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Once a VR true believer, a “wearied” John Carmack leaves Meta

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Artist's conception of Carmack's VR avatar waving goodbye to Meta.

Enlarge / Artist's conception of Carmack's VR avatar waving goodbye to Meta.

After nearly 10 years, John Carmack's time helping to guide VR hardware efforts at Meta (and at Facebook/Oculus before that) have come to a close. The id Software co-founder and Doom co-creator officially left Meta on Friday night, according to an internal company memo obtained by Insider and confirmed by The New York Times.

Carmack's departure message serves as a scathing indictment of crippling inefficiency at Meta that he said he was "offended by" and that he compared to a GPU with a measly 5 percent utilization rate. "We have a ridiculous amount of people and resources, but we constantly self-sabotage and squander effort. There is no way to sugar coat this," he wrote. "I think our organization is operating at half the effectiveness that would make me happy."

More personally, Carmack complained that it has been a "struggle" for him to influence Meta's overall direction and that he's "wearied of the fight." Despite his high-ranking "consulting CTO / executive advisor" title, Carmack complained that he is "evidently not persuasive enough" to change Meta's VR efforts for the better.

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John Carmack is leaving Meta

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A photo of John Carmack onstage.
John Carmack onstage. | GABRIELLE LURIE/AFP via Getty Images

John Carmack, a titan of the technology industry known for his work on virtual reality as well as classic games like Doom and Quake, is stepping down from his role as a consulting CTO at Meta, as reported by Business Insider and The New York Times.

Carmack originally joined Oculus as CTO in 2013, after helping to promote the original Oculus Rift prototypes that he received from Palmer Luckey, and got pulled into Meta when the company (then Facebook) acquired Oculus in 2014. However, in 2019, he took a reduced role at the company, stepping down as the CTO of Oculus to move into a new consulting CTO role.

At the time, he said he was going to go work on artificial general intelligence — and this August, we learned that work would not be for Meta, but rather his new startup Keen Technologies. Carmack had been giving about 20 percent of his time to Meta, he tweeted in August.

Based Carmack’s frank internal departure post for employees at Meta, which he has shared on his personal Facebook page, he seems to be unhappy with the way things are currently going at Meta. He reportedly wrote that things have been a “struggle” for him, and even though “I have a voice at the highest levels here” and that “it feels like I should be able to move things,” he reflected that “I’m evidently not persuasive enough.”

“We built something pretty close to the right thing,” Carmack wrote about the Quest 2. He also said that he “wearied of the fight” with Meta, which is burning billions in its Reality Labs division to build things like VR headsets and software for its vision of the metaverse. Carmack would also write internal posts criticizing CEO Mark Zuckerberg and CTO Andrew Bosworth’s decision making while at Meta, The New York Times reported.

Bosworth, in a tweet thanking Carmack on Friday evening, said that it is “impossible to overstate the impact you’ve had on our work and the industry as a whole. Your technical prowess is widely known, but it is your relentless focus on creating value for people that we will remember most.”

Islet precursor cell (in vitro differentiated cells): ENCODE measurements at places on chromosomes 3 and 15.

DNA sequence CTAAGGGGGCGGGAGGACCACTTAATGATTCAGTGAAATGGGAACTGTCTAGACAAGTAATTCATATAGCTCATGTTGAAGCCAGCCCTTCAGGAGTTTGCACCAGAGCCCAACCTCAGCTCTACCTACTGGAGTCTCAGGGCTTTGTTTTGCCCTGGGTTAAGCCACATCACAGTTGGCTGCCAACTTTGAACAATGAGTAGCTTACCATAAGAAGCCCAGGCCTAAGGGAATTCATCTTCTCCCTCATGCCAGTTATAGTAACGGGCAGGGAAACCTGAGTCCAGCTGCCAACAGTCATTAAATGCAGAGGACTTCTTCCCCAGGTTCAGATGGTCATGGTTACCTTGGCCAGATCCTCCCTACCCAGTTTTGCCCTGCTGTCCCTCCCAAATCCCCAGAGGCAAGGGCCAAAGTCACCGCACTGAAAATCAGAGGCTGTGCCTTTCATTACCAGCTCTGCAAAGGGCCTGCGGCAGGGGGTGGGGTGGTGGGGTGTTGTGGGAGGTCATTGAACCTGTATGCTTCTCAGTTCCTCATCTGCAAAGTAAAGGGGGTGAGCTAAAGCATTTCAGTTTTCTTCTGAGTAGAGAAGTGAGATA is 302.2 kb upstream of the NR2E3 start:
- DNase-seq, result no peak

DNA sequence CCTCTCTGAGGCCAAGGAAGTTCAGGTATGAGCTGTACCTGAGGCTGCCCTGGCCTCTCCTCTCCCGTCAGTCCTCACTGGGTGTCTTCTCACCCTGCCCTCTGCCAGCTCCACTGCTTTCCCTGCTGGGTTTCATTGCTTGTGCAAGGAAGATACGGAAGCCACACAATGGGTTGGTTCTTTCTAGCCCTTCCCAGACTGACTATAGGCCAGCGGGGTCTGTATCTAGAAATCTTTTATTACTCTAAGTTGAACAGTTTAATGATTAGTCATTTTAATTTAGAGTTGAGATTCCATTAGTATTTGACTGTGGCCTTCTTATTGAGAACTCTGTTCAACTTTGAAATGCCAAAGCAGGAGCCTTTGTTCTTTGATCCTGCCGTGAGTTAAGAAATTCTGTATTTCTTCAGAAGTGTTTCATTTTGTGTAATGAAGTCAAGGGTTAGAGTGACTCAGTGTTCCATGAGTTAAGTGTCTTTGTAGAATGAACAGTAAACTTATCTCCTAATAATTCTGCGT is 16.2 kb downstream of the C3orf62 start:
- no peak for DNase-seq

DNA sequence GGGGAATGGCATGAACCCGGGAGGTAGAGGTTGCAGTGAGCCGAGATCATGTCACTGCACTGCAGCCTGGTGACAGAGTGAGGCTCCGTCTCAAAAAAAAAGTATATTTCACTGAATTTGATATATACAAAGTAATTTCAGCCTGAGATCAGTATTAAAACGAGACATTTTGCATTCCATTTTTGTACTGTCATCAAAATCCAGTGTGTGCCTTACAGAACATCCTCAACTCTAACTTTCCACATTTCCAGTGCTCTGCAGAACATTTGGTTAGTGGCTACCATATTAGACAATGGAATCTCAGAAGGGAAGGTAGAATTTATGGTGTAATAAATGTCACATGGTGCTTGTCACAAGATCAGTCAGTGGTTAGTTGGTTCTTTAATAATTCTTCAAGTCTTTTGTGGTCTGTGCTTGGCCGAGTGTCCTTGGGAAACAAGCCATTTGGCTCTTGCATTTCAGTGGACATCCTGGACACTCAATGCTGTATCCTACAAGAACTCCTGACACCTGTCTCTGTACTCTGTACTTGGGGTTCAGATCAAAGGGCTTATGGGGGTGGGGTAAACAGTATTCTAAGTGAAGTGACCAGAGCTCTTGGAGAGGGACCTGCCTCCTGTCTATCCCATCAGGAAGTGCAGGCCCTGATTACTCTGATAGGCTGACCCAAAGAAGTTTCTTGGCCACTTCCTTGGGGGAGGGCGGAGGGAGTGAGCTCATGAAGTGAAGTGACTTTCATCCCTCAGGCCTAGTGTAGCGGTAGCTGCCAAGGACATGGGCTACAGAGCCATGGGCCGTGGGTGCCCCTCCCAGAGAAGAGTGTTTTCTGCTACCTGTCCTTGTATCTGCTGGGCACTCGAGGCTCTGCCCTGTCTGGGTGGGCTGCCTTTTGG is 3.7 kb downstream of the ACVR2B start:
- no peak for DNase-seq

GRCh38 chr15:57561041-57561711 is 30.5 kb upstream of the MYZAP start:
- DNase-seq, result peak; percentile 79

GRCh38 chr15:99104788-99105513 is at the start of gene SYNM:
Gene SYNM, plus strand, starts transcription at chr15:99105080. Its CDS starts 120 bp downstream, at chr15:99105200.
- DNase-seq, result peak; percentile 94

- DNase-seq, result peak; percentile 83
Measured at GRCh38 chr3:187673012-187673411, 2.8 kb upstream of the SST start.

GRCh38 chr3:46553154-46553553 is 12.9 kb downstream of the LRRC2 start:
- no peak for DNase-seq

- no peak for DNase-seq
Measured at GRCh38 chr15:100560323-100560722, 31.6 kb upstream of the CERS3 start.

This isn’t not the first time Carmack has been unhappy with Meta’s priorities for VR. The company also killed off his mobile efforts with the Samsung Gear VR — “we missed an opportunity,” he said at the time — and the low-cost Oculus Go, both of which were his projects.

He was also remarkably candid about his frustrations in his unscripted talk at Meta Connect this October, saying “there’s a bunch that I’m grumpy about” in virtual reality. He pointed out how it’s difficult for users to quickly update headsets, and seemed very skeptical about its progress with Horizon Worlds as a social platform and about Meta’s decision to raise prices for the Quest 2 and the introduction of a $1,500 Quest Pro. “I’ve always been clear that I’m all about the cost-effective mass-market headsets being the most important thing for us and for the adoption of VR,” he said.

You can watch that full unscripted talk below.

Carmack also co-founded id Software, known for games like Doom, Quake, Wolfenstein 3D, and Commander Keen, in 1991. The studio was purchased by Bethesda owner ZeniMax Media in 2009. ZeniMax and id sued Oculus and Luckey in 2014 for allegedly misappropriating trade secrets, and the complaint frequently noted Carmack’s role assisting Oculus while he was still an employee at ZeniMax. The parties settled in 2018.

Carmack will now focus his efforts on Keen Technologies.

Here is Carmack’s full message to employees, from his Facebook page:

I resigned from my position as an executive consultant for VR with Meta. My internal post to the company got leaked to the press, but that just results in them picking a few choice bits out of it. Here is the full post, just as the internal employees saw it.

-------------

This is the end of my decade in VR.

I have mixed feelings.

Quest 2 is almost exactly what I wanted to see from the beginning — mobile hardware, inside out tracking, optional PC streaming, 4k (ish) screen, cost effective. Despite all the complaints I have about our software, millions of people are still getting value out of it. We have a good product. It is successful, and successful products make the world a better place. It could have happened a bit faster and been going better if different decisions had been made, but we built something pretty close to The Right Thing.

The issue is our efficiency.

Some will ask why I care how the progress is happening, as long as it is happening?

If I am trying to sway others, I would say that an org that has only known inefficiency is ill prepared for the inevitable competition and/or belt tightening, but really, it is the more personal pain of seeing a 5% GPU utilization number in production. I am offended by it.